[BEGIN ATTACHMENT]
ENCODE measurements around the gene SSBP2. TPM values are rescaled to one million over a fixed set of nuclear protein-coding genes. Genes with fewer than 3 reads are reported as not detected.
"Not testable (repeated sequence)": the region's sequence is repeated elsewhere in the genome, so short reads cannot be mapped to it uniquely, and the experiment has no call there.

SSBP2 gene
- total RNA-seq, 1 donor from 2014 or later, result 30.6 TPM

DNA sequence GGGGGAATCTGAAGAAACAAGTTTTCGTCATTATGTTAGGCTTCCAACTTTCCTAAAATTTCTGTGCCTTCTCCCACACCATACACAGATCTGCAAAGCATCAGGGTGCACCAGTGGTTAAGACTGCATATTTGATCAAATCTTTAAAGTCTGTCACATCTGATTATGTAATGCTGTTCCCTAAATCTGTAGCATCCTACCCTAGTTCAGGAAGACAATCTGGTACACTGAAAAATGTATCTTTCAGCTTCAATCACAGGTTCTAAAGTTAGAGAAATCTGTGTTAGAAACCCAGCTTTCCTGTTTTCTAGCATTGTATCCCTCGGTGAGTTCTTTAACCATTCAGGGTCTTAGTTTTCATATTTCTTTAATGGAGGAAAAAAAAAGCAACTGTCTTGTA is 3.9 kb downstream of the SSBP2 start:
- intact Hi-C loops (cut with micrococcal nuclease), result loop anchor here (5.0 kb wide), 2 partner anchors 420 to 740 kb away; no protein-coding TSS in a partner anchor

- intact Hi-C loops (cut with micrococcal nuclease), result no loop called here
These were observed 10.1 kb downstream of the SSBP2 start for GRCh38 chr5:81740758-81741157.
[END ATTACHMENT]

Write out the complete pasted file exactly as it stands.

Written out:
ENCODE measurements around the gene SSBP2. TPM values are rescaled to one million over a fixed set of nuclear protein-coding genes. Genes with fewer than 3 reads are reported as not detected.
"Not testable (repeated sequence)": the region's sequence is repeated elsewhere in the genome, so short reads cannot be mapped to it uniquely, and the experiment has no call there.

SSBP2 gene
- total RNA-seq, 1 donor from 2014 or later, result 30.6 TPM

DNA sequence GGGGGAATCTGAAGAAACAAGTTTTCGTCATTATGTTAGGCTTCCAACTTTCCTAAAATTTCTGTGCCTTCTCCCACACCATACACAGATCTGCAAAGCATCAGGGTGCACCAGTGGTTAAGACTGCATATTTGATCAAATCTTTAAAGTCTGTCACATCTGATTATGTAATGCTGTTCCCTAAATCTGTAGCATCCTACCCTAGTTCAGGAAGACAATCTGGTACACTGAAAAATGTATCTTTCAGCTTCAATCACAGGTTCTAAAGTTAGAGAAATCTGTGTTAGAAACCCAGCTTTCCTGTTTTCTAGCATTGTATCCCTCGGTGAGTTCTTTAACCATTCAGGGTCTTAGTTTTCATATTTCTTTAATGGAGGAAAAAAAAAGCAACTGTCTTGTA is 3.9 kb downstream of the SSBP2 start:
- intact Hi-C loops (cut with micrococcal nuclease), result loop anchor here (5.0 kb wide), 2 partner anchors 420 to 740 kb away; no protein-coding TSS in a partner anchor

- intact Hi-C loops (cut with micrococcal nuclease), result no loop called here
These were observed 10.1 kb downstream of the SSBP2 start for GRCh38 chr5:81740758-81741157.